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Mets transitioning Jeff McNeil to outfield

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With the additions of Robinson Canó and Jed Lowrie during the offseason and the return of Amed Rosario and Todd Frazier, the Mets’ infield is spoken for at all four positions. That leaves Jeff McNeil, who played 54 of his 58 games at second base last season, on the outside looking in.

Per Matt Ehalt of The Record, Mets GM Brodie Van Wagenen said in an interview on WFAN about McNeil, “His focus in spring training is going to be a transition to the outfield because we think we can be a lethal lineup with a McNeil, [Michael] Conforto, [Brandon] Nimmo outfield against right-handed pitching.”

McNeil, 26, last played the outfield regularly in college. He said, “It’s been a while since I’ve played games, but just about every day in the minor leagues I was taking fly balls. For the most part, I feel really comfortable and I felt really comfortable there when I played in college. That was a while ago, but I had some games out there last year. I played really well out there, so I’m not too worried.”

Last season, McNeil hit a highly productive .329/.381/.471 in 248 plate appearances. Albeit in a small sample size, McNeil didn’t show much of a platoon split in 2018, posting an .866 OPS against right-handers and .812 against lefties. It sounds like the Mets are hoping to get him work in left field initially since it’s the easiest of the three outfield positions to learn.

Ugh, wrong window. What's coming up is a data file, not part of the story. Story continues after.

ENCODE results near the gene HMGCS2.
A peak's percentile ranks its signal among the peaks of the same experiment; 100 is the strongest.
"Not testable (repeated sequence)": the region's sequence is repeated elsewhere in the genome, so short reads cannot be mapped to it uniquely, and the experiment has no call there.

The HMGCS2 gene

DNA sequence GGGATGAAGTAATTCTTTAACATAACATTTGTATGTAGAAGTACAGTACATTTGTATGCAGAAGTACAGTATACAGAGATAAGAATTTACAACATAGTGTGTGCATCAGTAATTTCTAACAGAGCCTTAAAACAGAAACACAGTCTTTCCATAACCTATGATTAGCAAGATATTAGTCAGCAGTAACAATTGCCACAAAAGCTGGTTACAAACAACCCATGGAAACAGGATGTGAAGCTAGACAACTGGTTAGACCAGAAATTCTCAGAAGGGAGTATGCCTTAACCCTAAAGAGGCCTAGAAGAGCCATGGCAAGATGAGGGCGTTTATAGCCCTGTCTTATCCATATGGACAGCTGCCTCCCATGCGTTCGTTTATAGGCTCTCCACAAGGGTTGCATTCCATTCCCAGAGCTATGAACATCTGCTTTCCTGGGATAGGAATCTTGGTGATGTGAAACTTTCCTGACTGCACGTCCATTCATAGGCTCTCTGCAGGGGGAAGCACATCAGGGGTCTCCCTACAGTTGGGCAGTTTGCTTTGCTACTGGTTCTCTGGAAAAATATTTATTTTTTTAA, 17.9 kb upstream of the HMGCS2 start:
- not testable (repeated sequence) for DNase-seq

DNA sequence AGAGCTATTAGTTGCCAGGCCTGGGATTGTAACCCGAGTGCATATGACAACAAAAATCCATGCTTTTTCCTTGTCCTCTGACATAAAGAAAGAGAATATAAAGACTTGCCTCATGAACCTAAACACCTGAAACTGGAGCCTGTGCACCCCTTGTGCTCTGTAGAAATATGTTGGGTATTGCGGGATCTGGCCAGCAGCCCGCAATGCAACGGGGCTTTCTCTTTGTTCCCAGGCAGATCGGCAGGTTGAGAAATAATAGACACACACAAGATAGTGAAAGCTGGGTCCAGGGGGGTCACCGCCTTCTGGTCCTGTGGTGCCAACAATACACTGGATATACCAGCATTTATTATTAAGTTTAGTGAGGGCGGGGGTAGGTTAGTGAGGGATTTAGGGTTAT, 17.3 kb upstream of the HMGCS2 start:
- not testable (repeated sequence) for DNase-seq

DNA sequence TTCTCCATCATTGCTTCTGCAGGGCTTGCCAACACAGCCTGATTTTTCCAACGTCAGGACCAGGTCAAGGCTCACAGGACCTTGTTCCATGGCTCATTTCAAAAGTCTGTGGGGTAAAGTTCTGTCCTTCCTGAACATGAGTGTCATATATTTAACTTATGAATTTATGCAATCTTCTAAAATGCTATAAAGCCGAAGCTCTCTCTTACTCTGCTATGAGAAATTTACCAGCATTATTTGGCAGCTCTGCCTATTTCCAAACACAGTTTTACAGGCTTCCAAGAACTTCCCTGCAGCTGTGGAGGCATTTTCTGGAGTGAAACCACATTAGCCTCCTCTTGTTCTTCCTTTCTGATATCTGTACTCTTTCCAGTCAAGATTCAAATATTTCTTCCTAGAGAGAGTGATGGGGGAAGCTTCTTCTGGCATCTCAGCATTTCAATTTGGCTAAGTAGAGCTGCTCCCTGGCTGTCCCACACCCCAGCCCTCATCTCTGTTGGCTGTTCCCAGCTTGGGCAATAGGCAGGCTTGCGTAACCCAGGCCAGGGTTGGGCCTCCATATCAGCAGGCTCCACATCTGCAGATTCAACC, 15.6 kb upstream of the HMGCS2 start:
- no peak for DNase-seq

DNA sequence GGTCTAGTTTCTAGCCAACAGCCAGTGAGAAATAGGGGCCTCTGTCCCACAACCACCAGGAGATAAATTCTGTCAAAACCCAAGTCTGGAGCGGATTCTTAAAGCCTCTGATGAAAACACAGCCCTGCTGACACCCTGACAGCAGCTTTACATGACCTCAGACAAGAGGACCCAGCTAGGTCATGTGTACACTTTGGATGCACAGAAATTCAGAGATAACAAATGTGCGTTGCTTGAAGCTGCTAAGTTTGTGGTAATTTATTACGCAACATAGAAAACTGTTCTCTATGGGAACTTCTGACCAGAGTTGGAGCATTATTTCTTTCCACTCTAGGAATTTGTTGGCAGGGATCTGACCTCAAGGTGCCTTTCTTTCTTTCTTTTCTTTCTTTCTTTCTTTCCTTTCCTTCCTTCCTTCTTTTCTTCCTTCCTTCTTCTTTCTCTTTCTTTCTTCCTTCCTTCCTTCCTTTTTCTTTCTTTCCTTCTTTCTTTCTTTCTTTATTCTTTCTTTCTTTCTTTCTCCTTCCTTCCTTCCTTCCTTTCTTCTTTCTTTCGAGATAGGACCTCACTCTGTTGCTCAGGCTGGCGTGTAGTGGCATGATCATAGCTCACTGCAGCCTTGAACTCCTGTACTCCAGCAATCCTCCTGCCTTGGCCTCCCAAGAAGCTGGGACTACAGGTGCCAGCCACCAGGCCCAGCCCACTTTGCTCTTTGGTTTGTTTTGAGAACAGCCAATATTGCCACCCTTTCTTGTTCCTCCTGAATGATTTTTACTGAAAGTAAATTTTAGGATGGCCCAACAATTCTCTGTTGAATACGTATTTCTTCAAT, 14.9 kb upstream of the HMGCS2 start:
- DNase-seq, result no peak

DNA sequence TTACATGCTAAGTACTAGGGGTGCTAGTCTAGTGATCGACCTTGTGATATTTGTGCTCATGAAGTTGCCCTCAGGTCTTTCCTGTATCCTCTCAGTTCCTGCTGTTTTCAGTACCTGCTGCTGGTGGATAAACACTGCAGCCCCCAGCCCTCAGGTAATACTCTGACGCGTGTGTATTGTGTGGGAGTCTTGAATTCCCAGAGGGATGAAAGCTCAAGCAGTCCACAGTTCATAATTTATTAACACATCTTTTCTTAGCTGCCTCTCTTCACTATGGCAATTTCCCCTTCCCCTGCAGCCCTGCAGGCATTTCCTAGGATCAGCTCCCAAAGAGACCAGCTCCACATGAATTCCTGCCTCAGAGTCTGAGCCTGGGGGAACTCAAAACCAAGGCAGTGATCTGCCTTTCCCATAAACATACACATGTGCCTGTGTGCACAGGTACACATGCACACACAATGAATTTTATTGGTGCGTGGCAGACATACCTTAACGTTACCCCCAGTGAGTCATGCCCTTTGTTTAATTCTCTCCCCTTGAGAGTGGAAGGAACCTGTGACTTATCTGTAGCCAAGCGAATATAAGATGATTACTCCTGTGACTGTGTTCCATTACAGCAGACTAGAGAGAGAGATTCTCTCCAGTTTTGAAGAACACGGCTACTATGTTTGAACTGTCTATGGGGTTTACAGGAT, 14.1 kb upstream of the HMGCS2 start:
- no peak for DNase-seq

Red Sox want to trade Jackie Bradley Jr.

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Pete Abraham of the Boston Globe reports that the Red Sox are actively trying to trade outfielder Jackie Bradley Jr. In fact, the Mets were discussing such a trade with the Mets before they ultimately acquired Jake Marisnick from the Astros last week.

The Red Sox have made it no secret that they plan to reduce payroll. They’re currently above $218 million, about $10 million above the competitive balance tax threshold. Bradley is projected to earn $11.5 million in his third and final year of arbitration eligibility.

While Bradley continued to play above-average defense, his offense has left a bit to be desired. He has an aggregate adjusted OPS of 90 over the past three seasons (100 is average), matching his mark of 90 in 2019 specifically. Bradley hit .225/.317/.421 with 21 home runs, 62 RBI, and 69 runs scored in 567 plate appearances.

Since an acquiring team would likely be on the hook for most or all of Bradley’s salary, the Red Sox wouldn’t get much in return in a trade. With the Mets out of the picture, the Cubs and Diamondbacks are a couple of teams that could match up with the Red Sox on a trade involving Bradley.